Thursday, 3 November 2011

Water, water everywhere ...

... but not a drop to flush the lav with.

Today's the first day since March in 2011 I've had socks and shoes on and anything more than a T-shirt.

October is one of the nicest months on Flores with calm, clear days. It's a real Indian summer and all the plants and shrubs start to flower again until a big storm comes along in November to mark the onset of winter and trashes them (there's no other word for it) - the vines, the hibiscus, the bougainvillea - with the salmoura (salt spray). It comes as a shock every year but if anyone's "data-mining" this for climate change research purposes, it happened on the 1st November in 2011.

Jings, I've just read that previous paragraph back and it makes me sound like some kind of hippy-dippy, tree-hugging eco-warrior. Far from it - I've got a carbon footprint the size of Greece's sovereign debt and I'm quite comfortable with it. (Unlike Greece. Or Italy. Don't let me digress onto that.)

Where was I? Oh yes - yesterday's perfect storm. First one of 2011 which photo above doesn't really capture at all. Not only was the electricity off and on all day - we're used to that - BUT THE WATER WENT OFF as well.

I put that in CAPITALS because the initial reaction was any excuse not to have to do the dishes by candle light was a good thing. But that was before the dire implications became clear - when the electricity goes off you can light a candle but there's no quick fix to not being able to flush the lav.

We had a team talk "You need a pee and we've got two flushes left - is this a good use of resources?" It reminded me of "Did he fire six shots or only five? You gotta' ask yourself a question, do I feel lucky?"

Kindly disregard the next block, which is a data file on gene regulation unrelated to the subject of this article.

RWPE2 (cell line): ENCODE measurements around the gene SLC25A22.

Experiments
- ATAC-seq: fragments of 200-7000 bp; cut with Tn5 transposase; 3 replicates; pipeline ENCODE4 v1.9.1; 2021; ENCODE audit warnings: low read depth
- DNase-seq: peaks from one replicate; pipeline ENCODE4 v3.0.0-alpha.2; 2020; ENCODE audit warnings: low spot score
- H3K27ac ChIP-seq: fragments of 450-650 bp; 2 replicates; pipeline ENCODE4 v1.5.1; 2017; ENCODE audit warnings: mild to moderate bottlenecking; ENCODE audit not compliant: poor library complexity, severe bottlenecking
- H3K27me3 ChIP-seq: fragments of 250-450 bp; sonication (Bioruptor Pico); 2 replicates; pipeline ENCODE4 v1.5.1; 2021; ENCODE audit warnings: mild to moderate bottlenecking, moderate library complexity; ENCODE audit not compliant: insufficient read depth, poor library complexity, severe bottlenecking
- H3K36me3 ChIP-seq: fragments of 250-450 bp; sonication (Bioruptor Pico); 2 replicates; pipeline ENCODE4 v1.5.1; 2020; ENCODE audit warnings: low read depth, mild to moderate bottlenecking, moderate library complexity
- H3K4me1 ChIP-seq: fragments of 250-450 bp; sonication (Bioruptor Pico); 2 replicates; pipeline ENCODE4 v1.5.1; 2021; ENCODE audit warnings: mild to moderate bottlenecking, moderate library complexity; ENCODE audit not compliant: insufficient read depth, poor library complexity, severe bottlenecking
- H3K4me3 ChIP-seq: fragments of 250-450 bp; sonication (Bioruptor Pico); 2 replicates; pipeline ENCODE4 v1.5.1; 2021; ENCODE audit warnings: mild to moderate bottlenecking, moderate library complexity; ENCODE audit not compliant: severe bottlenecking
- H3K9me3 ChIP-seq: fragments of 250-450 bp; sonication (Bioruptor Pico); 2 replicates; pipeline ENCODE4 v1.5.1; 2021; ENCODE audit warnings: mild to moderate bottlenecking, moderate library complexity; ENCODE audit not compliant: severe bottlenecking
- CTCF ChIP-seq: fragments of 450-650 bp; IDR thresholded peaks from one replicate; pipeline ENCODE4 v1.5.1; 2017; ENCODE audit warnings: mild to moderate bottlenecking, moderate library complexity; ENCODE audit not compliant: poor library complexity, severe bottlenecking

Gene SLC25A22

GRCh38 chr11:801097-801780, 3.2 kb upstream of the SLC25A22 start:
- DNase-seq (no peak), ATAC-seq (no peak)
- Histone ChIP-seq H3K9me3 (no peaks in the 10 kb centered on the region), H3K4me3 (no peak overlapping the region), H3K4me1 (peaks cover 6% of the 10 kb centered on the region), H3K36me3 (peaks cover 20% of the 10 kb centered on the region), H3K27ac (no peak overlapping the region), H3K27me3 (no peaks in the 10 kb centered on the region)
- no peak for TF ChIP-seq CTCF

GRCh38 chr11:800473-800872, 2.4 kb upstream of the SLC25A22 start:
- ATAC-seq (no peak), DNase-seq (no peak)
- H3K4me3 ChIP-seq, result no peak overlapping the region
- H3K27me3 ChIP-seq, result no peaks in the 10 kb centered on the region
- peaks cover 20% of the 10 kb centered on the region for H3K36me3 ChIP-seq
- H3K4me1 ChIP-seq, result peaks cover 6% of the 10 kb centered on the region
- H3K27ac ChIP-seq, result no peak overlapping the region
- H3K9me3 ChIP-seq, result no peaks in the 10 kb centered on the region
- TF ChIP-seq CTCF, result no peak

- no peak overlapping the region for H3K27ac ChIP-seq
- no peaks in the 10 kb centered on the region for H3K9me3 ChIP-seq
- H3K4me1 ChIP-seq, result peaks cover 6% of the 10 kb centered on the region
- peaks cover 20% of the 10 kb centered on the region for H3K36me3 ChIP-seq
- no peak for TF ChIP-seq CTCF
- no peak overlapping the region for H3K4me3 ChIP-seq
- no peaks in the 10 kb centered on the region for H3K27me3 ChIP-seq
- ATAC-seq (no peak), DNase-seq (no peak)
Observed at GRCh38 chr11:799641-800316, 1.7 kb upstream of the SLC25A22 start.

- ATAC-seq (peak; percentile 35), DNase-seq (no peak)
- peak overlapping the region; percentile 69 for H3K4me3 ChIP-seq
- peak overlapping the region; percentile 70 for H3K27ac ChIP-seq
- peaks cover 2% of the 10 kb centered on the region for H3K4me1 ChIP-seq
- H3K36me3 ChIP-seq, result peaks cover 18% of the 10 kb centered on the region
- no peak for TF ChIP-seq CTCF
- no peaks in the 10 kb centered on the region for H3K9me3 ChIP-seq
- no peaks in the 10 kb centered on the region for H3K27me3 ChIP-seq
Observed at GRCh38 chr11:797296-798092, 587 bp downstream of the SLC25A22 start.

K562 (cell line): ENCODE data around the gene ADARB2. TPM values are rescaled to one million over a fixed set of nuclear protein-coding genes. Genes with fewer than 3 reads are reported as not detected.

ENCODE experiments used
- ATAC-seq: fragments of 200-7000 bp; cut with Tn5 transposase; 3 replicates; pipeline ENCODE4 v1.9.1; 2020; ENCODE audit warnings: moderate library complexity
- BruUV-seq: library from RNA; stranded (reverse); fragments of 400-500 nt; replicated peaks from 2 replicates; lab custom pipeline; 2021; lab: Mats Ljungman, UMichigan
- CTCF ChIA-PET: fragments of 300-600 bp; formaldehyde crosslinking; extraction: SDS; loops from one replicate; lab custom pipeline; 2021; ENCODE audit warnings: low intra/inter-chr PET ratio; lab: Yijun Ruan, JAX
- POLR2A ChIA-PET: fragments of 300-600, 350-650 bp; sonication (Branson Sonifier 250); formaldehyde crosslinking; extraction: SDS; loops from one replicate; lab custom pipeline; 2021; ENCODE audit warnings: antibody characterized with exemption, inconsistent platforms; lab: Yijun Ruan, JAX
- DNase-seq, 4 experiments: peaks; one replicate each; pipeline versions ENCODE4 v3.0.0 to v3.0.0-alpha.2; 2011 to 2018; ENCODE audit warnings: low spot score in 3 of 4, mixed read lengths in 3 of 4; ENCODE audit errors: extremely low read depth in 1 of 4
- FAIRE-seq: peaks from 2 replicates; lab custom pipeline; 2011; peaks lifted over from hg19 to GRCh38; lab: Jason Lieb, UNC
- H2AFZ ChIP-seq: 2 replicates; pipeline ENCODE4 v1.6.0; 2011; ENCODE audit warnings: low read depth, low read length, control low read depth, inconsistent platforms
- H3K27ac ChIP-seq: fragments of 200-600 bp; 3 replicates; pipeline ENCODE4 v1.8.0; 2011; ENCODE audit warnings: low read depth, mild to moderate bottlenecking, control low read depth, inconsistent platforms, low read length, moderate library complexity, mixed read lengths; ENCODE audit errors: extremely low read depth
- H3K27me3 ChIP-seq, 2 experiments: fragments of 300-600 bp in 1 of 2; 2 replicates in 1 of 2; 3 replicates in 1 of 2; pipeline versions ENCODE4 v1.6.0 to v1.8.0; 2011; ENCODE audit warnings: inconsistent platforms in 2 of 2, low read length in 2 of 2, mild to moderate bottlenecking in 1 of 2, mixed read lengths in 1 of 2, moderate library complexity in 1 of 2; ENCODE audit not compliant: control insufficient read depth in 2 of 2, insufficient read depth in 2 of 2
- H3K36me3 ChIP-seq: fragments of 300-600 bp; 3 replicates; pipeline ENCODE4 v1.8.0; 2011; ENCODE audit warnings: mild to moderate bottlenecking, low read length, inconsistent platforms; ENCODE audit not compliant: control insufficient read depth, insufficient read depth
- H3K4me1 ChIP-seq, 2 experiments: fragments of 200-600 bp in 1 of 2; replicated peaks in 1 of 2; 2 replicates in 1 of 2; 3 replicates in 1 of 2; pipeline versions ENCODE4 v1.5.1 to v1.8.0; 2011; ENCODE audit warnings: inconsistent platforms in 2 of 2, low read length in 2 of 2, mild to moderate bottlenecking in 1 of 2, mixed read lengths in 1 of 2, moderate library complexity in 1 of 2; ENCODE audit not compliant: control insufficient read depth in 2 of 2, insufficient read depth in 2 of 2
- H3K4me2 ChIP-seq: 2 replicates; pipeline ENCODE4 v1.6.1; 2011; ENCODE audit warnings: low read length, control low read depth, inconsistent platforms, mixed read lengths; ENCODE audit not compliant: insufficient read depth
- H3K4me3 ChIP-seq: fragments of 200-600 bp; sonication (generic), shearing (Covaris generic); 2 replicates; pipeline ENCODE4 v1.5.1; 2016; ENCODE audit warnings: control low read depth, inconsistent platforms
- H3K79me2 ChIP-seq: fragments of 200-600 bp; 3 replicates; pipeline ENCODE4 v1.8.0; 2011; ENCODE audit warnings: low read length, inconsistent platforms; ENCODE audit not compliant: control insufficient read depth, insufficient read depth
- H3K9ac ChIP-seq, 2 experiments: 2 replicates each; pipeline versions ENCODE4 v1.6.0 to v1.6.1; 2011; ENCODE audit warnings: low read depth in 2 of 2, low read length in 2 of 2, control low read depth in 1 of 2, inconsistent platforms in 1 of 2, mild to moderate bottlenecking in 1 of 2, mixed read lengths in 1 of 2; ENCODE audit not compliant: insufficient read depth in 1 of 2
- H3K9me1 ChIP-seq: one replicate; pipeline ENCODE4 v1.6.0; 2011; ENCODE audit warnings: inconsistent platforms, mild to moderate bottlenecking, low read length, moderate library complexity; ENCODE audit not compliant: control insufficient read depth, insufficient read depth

"Well, do you punk?"
I'll spare you the full details of how this resource allocation scenario panned out [yes I did type that with no irony intended] and suffice to say, we found ourselves this morning around 8am gathering every receptacle in the house together. That included emptying a half drunk bottle of wine (the fact it was merely half drunk in our household is a rare enough event.) Then we drove to Ponta da Faja to fill them all from a public tap - I'd remembered from translating Pierluigi's definitive history of Flores that PdF has a different water source from Faja Grande. Before I remembered that, I'd been thinking about the mill lade to the water mill at Fajazinha. But just as I was about to strip atavistically to the waist and stride out in search of man's most basic need, I turned on the tap and it was flowing again. Phew!

Great, now I can have a nice hot shower and stick the electric kettle on for a cup of instant coffee and generally increase my carbon footprint to the size of Novaya Zemlya (and if you don't know where that is, it's easier to spot on Google Earth now the ice has melted round about it).

But it did get me thinking about composting toilets. Well not for too long as I'm not sure they'd work work very well en suite. Apparently the flies are the problem. Anyway (back in the real world), we've not yet poured away all the bottles and pans of water we assembled today. Once bitten twice shy and all that.

    Makes you think.